Wednesday, October 30, 2013

Don't Blame Ethanol

Don't blame ethanol for high food prices, lower gas prices, or the dead zone in the Gulf.

"Every year, nitrogen used to fertilize corn fields in the Midwest leaches into the Mississippi River and out into the Gulf of Mexico. Experts say the fertilizer feeds a giant algae bloom, which eventually dies and settles to the Gulf floor, consuming oxygen and suffocating marine life. The area is known as a “dead zone,” and some say the federal government’s ethanol policies are to blame.

"There is a correlation between the increased acreage of corn being planted and fertilized in the Midwest and the size and persistence of areas of hypoxia off the Mississippi River, commonly known as the “dead zone," said Larry McKinney, Ph.D., executive director of the Harte Research Institute for Gulf of Mexico studies at Texas A& M University-Corpus Christi.

There is a false assumption that ethanol production is the reason that farmers in the Midwest are growing so much corn. It is much more complicated than that and all centers around economics. Corn production went high when crop prices soared, and corn was the best return on investment for farmers."

If corn is the highest revenue crop a farmer can grow, who can fault him for raising more of it?  Here, I find wheat and soybeans are very profitable in rotation so I let the corn farmers grow corn and I raise it when it fits my rotation.

If you can grow corn profitably, then grow corn.  If wheat or soybeans or another crop are profitable for you, then grow them.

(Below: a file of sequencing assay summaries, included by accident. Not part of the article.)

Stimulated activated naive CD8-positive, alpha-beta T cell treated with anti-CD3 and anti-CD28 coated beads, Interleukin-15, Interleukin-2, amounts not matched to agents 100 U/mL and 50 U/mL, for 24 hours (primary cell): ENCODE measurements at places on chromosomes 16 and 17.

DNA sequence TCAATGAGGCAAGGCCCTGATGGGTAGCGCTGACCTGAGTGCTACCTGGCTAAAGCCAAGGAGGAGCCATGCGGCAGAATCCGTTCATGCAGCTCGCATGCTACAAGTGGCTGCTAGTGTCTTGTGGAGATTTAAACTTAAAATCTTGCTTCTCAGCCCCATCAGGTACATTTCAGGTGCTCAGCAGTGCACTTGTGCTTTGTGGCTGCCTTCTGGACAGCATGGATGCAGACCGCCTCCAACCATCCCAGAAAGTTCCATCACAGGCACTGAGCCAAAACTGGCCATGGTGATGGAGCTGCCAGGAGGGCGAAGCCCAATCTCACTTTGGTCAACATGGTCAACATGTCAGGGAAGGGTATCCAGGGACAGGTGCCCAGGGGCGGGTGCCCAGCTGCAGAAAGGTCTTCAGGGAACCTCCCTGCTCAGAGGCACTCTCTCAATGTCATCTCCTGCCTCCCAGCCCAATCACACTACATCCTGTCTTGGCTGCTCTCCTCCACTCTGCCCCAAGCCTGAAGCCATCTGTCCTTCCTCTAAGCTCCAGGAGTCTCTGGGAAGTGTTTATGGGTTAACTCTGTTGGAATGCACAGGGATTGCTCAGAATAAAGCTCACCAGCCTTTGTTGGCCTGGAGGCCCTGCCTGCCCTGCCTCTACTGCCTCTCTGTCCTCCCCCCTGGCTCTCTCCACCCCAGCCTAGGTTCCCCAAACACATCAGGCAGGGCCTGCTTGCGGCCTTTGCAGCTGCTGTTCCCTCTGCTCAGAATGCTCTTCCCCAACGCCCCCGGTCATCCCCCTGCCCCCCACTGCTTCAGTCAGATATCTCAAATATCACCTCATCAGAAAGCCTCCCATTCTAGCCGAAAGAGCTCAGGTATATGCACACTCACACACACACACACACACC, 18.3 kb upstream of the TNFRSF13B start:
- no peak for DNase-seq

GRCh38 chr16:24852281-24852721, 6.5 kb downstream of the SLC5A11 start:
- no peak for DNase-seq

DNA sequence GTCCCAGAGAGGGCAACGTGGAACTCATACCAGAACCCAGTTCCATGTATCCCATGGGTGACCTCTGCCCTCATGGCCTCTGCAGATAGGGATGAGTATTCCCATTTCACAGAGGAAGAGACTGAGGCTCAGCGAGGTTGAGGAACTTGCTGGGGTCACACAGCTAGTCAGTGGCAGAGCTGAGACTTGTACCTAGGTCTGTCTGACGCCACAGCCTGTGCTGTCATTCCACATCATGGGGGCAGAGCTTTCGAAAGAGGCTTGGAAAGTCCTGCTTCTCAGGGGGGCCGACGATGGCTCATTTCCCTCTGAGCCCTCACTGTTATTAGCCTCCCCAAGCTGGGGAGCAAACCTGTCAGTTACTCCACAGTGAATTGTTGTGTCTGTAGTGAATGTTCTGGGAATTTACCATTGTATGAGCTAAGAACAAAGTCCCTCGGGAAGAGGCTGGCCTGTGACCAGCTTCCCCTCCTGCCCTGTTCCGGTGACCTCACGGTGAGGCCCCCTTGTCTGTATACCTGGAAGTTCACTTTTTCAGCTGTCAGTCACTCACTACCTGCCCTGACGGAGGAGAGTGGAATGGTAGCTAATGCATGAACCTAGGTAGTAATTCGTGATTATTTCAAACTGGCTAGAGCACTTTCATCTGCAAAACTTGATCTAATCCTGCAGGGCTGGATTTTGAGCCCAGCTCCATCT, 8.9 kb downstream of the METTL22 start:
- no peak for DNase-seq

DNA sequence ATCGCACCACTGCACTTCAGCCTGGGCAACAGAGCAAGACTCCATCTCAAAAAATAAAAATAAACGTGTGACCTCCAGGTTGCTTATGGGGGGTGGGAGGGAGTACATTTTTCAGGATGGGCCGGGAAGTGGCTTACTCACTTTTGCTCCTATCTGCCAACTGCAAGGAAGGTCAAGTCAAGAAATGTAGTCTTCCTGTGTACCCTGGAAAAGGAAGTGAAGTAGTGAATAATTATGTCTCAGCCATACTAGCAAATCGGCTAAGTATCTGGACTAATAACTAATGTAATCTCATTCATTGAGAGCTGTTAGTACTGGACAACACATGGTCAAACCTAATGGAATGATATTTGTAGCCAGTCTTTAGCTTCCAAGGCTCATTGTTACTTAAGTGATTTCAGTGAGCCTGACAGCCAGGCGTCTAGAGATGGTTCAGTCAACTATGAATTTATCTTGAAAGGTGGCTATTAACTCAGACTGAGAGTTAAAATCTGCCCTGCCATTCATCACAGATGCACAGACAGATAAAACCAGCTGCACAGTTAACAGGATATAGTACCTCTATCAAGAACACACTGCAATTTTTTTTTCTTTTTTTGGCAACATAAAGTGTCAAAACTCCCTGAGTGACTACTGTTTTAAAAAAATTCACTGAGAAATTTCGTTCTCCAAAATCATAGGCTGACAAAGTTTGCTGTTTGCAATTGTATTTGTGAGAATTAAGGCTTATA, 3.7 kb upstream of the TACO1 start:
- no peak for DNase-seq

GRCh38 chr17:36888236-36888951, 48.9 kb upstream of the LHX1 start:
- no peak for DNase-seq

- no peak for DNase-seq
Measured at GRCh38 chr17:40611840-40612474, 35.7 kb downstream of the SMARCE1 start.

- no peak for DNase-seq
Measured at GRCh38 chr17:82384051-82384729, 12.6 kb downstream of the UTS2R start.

It's pretty simple to me.  Why do we have to complicate the issue by pointing fingers>

E-85 is near $2.50 per gallon today and I thank our corn farmers.

Ed Winkle


  1. At the current prices E-85 needs to sell at the pump at $2.25 to have a p;rice advantage compared to $3.00 gasoline.
    For me E-85 has a 25% reduction in miles per gallon.

    1. I understand. On our 3 vehicles we lose 1-2 MPG with a 30% mix of E-85 and 87 octane so I still use it. Use it or lose it is my philosophy. Most vehicles do quite well with this mix. I think all vehicles should be flex fuel, they could do it for a few dollars more per vehicle.

  2. I don't understand these high corn prices, if anything, farmers should be rewarded by a higher price per acre for human food, not animal feed or ethanol. I still think corn is a terribly inefficient plant to make ethanol from, but regardless of its origin, every drop reduces car engine pollution a bit. On the global scale though, the pollution might not balance out, because of what it takes to produce corn.

    Talking about nitrogen leaching, there was a great TED Talk yesterday on phosphorus, and the role of mycorhizal fungi to increase phosphorus fertilizer assimilation by the plant from 15% (and the rest leaching in the soil and reaching grroundwater at least 80 years after being sprayed) to over 90%. Nothing new to you, of course, you already know that microfungi are much more valuable than black truffles to the farmer...

  3. They are not high this year, Chimel! Corn is half the price I sold it for a year ago.

    That is a good ted talk, thank you!


  4. Ed with out ethanol we would not have had the explosion in corn acres,fertilizer use,high prices and disintegration of the farm communtiy ...history in time will judge ethanol as one of NA dark periods .....too say ethanol doesn't impact food prices is like saying $4 gas doesn't make owning or driving a car more expensive-kevin in Ontario

  5. Great Picture Ed I really enjoyed the corn palace when in SD this summer. I would encourage everyone to stop and leave enough time to fully understand what effort is put into that place on an annual basis.

    Phil A.

  6. I would love to go again, Phil! That is one of the neatest things about farming I ever saw and we've been there twice.

    Kevin, I often long for the old days, it was easier to farm when corn was $2. Life was easier. You make good points how ethanol upset the apple cart and may have not been good for the small family farm but nothing seems to be. It really advanced the era of the BTO, the curse of the small family farm.

    I can't deny that but since it happened I use it or lose it, I can't beat it.